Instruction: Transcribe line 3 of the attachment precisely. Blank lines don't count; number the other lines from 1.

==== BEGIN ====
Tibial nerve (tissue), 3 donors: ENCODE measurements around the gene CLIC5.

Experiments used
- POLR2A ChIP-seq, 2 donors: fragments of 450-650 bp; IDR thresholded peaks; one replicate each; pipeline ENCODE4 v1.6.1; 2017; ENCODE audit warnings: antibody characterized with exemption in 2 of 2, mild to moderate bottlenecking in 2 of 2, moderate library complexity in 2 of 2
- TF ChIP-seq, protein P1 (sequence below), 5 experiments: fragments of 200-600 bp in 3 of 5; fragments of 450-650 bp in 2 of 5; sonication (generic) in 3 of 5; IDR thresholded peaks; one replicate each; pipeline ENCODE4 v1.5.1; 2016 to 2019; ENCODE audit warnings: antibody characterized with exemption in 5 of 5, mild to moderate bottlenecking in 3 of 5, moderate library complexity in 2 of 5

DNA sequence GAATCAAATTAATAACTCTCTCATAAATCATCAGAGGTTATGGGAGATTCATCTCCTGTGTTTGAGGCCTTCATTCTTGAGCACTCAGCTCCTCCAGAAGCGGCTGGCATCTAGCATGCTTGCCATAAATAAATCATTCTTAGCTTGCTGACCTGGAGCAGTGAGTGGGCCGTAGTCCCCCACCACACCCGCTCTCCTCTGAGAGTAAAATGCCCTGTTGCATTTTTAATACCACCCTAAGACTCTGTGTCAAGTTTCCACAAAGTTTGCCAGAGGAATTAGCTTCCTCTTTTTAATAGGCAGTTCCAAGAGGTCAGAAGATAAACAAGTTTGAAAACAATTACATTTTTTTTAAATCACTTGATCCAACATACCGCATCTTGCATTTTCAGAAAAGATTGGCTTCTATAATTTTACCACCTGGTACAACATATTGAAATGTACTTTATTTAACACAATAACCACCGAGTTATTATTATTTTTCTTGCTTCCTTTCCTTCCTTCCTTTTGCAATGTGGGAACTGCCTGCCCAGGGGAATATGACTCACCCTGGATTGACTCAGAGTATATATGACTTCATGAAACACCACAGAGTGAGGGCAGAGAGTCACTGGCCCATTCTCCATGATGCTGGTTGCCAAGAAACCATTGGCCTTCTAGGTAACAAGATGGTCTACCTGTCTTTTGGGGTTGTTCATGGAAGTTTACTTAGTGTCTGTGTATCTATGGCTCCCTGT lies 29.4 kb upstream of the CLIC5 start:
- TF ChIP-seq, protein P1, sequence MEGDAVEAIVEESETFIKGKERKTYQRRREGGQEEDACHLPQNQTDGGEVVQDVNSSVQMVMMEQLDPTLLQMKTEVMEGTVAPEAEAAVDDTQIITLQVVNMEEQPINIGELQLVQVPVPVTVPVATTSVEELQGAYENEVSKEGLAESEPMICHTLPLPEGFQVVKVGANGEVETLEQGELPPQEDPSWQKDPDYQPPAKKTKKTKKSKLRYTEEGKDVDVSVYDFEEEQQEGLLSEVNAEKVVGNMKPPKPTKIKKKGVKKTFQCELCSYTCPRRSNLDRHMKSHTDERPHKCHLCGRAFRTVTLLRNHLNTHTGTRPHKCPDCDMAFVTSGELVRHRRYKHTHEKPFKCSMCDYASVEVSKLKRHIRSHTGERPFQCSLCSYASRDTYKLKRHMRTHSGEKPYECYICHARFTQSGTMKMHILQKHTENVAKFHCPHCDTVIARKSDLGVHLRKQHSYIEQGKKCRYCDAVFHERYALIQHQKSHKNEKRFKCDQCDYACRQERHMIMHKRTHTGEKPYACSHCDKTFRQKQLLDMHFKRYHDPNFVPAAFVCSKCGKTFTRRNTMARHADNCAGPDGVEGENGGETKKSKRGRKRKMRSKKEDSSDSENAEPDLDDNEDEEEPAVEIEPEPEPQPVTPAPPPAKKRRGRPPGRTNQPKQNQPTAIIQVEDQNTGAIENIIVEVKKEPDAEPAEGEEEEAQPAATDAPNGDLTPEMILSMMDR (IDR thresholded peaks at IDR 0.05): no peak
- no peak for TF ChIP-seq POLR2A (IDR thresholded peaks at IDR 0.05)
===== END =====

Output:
- POLR2A ChIP-seq, 2 donors: fragments of 450-650 bp; IDR thresholded peaks; one replicate each; pipeline ENCODE4 v1.6.1; 2017; ENCODE audit warnings: antibody characterized with exemption in 2 of 2, mild to moderate bottlenecking in 2 of 2, moderate library complexity in 2 of 2